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DANISH WORD OF THE DAY

Danish expression of the day: Helt på månen

When an idea seems like it comes from outer space.

What is helt på månen? 

Broken down into individual words, helt is “completely”, is an adverb usually equivalent to “on”, and månen is the definitive article of “moon”.

So the literal meaning of this phrase is “completely on the moon”.

A more natural way to say it in English might be “all the way to the moon” or “gone to the moon”, depending on the context in which it’s used.

Since going to the moon is a relatively uncommon event, it’s unsurprising that helt på månen is also an idiom. But it’s not the same as the English expression “over the moon” which is particularly popular in British sports punditry.

Helt på månen rather means “without sense or logic”. It can be used to describe a decision you agree with, or sometimes a performance: dommeren var helt på månen is loosely “the referee was all over the place”, which brings us nicely back around to sports.

Why do I need to know helt på månen?

Danish has several informal expressions used to mean something absurd or incomprehensible. As well as helt på månen, you can say something is langt ude or helt langt ude (“far off”) if you find it absurd, ridiculous or indefensible. So it seems there’s a link between something being very far away and it making little sense.

A popular Norwegian expression, helt Texas, has a similar meaning, although it seems to relate more to a physical situation than a concept or decision.

Although Texas is no closer to Denmark than it is to Norway, I’ve never heard a Dane say helt Texas.

Example

Det her regnestykke er helt på månen. Det går simpelthen ikke op.

These calculations are bewildering. They just don’t add up.

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DANISH WORD OF THE DAY

Danish word of the day: Idræt

A sporty word that doesn’t quite mean “sport”, but does tell us something about shared Scandinavian identity.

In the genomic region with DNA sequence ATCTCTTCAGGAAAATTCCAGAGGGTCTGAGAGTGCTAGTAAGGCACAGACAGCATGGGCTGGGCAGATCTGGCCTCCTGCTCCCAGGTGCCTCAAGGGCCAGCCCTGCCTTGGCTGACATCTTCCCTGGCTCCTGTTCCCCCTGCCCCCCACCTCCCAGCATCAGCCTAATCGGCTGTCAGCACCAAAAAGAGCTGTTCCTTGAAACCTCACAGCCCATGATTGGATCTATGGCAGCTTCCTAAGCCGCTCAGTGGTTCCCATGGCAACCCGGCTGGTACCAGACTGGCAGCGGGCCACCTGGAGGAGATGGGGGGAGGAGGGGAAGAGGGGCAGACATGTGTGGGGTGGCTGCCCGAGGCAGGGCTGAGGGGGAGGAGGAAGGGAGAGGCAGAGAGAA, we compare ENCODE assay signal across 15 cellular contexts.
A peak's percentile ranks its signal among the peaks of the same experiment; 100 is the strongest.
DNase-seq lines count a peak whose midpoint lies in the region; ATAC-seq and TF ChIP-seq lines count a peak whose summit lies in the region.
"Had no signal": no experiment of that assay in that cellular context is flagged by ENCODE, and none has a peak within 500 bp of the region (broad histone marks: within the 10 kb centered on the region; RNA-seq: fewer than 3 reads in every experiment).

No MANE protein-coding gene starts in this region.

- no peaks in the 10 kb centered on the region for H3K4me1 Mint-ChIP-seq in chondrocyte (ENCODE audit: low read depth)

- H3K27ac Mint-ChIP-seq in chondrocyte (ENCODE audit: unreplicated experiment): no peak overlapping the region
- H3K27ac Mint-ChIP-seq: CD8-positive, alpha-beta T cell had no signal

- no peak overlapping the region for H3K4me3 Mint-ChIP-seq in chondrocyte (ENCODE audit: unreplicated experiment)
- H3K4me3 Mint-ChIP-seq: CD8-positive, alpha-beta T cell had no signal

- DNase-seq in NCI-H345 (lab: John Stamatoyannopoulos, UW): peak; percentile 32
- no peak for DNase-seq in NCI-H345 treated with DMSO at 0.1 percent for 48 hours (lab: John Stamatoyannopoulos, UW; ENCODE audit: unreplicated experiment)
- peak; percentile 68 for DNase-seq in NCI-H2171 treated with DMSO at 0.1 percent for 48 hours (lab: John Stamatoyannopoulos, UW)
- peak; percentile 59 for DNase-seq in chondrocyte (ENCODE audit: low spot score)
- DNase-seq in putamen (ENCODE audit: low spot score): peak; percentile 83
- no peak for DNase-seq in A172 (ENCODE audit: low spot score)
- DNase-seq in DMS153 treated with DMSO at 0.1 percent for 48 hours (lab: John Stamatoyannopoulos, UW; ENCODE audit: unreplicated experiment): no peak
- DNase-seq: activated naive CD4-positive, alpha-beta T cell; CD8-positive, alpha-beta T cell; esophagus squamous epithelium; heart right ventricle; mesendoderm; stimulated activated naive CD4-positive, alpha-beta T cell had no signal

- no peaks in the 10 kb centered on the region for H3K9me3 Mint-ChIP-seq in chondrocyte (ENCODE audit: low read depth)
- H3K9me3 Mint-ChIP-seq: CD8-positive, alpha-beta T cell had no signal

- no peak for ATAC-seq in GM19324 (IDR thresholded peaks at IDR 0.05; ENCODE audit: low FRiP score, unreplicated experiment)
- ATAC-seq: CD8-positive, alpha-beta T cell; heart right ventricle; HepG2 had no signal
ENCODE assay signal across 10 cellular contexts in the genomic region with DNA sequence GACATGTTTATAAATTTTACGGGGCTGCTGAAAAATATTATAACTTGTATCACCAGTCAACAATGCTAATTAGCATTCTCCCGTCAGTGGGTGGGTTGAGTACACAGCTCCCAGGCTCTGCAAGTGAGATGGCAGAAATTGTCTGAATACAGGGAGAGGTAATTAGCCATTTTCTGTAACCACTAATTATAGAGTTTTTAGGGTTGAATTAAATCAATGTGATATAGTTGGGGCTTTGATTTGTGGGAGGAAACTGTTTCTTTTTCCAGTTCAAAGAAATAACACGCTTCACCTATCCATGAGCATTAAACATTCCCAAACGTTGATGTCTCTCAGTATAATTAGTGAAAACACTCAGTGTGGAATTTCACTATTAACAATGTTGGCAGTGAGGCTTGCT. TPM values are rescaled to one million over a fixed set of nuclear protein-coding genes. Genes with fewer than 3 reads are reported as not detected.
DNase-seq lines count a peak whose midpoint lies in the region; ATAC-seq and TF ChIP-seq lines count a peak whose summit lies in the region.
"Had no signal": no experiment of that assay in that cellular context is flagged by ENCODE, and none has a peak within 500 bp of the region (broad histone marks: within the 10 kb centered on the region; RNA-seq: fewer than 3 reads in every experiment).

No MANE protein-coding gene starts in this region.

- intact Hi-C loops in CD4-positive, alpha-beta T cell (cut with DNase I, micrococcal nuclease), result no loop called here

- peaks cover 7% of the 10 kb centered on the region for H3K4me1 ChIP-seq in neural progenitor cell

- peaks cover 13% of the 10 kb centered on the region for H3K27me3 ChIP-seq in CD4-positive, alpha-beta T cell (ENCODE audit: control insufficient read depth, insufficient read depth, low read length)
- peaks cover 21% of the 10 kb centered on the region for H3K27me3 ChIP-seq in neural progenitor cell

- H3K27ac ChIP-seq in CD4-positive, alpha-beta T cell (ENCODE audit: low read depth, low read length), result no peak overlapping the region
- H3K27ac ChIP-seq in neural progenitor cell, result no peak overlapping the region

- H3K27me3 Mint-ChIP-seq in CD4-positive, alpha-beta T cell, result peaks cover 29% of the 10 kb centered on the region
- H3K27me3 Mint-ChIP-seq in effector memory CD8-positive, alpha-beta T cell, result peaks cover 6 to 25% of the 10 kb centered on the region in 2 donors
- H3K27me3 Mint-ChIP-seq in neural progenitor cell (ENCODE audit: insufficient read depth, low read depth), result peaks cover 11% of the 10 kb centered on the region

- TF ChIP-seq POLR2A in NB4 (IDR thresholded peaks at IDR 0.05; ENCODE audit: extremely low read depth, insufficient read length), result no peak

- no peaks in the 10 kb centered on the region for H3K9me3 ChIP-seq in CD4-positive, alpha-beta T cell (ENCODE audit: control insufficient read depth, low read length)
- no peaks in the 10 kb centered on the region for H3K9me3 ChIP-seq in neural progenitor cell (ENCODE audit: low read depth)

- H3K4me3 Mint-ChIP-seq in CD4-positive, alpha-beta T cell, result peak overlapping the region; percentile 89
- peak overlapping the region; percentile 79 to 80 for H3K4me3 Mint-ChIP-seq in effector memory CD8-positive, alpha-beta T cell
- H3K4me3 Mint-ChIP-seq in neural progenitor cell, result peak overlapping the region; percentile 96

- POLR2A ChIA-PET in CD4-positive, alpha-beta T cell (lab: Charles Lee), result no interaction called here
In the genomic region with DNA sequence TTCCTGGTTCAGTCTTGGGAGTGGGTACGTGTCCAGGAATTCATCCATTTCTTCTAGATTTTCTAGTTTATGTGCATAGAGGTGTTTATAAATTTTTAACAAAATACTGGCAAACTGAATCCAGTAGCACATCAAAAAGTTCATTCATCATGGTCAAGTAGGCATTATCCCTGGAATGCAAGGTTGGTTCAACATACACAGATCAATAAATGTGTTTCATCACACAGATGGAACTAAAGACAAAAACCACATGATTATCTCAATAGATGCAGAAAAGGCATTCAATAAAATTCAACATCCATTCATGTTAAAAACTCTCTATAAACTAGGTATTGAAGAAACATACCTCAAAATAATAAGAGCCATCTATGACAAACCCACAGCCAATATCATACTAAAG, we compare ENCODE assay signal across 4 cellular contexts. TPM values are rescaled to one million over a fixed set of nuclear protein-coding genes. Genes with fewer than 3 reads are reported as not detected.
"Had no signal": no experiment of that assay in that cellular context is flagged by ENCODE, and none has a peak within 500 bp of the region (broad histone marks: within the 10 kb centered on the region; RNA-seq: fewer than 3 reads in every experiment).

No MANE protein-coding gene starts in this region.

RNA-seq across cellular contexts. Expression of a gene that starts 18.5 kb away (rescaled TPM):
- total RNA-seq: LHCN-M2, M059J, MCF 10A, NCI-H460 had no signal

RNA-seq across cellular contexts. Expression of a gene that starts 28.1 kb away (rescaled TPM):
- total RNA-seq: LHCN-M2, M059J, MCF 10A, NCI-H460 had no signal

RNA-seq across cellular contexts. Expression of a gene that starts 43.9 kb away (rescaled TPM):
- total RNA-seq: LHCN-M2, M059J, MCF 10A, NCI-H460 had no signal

Danish word of the day: Idræt

What is idræt?

Idræt means “sports” even though the word sport exists in Danish. 

In modern Danish, you’ll most likely hear it as the name of a school subject (the equivalent of P.E.), but idræt has been around since the nineteenth century and comes from the Icelandic íþrótt, which also means “sport”. 

The Icelandic íþrótt originated in the Old Norse íþrótt (“art, craft, skill, sport”) which is itself a compound of  (“work, diligence, id”) and þrótr (“bravery, strength, powers”).

So why not just sport? Well, simply put, sport is not Scandinavian in origin. The English word “sport” comes from the Old French desportdeport which meant “game, amusement” – think of the games in Olympic Games. 

Íþrótt was instead borrowed from Icelandic as a more Nordic alternative to the English-French sport during the heyday of a movement called Nordism, which stemmed from Scandinavism, also known as Scandinavianism or pan-Scandinavianism. 

Why do I need to know idræt?

So what was Scandinavism? In short, it is the idea that the Scandinavian countries should be closer, perhaps even one country. The movement was primarily literary, linguistic and cultural, promoting a shared Scandinavian cultural heritage.

Scandinavism was started by Danish and Swedish university students in the 1840s, in the southern Swedish region of Skåne, and paralleled the unifications happening in Italy and Germany during the same period. It lost its momentum after Denmark lost the Second Schleswig-Holstein War in 1864 and the King of Sweden and Norway declined to help the Danes in the conflict.

The movement also promoted the close relation of the Scandinavian languages, although not necessarily a new common “Scandinavian” language.

It should be noted here that Norwegian, Swedish and Danish are considered mutually intelligible, although any Swede spending a weekend trying to talk to Danes in Copenhagen may disagree with that assessment.

Nevertheless, some linguists go as far as to say the three are a language continuum, or in other words, dialects of the same language: the North Germanic Dialect Continuum.

Icelandic and Faroese are different enough to be regarded as separate languages, but they should perhaps also be included as belonging in terms of culture.

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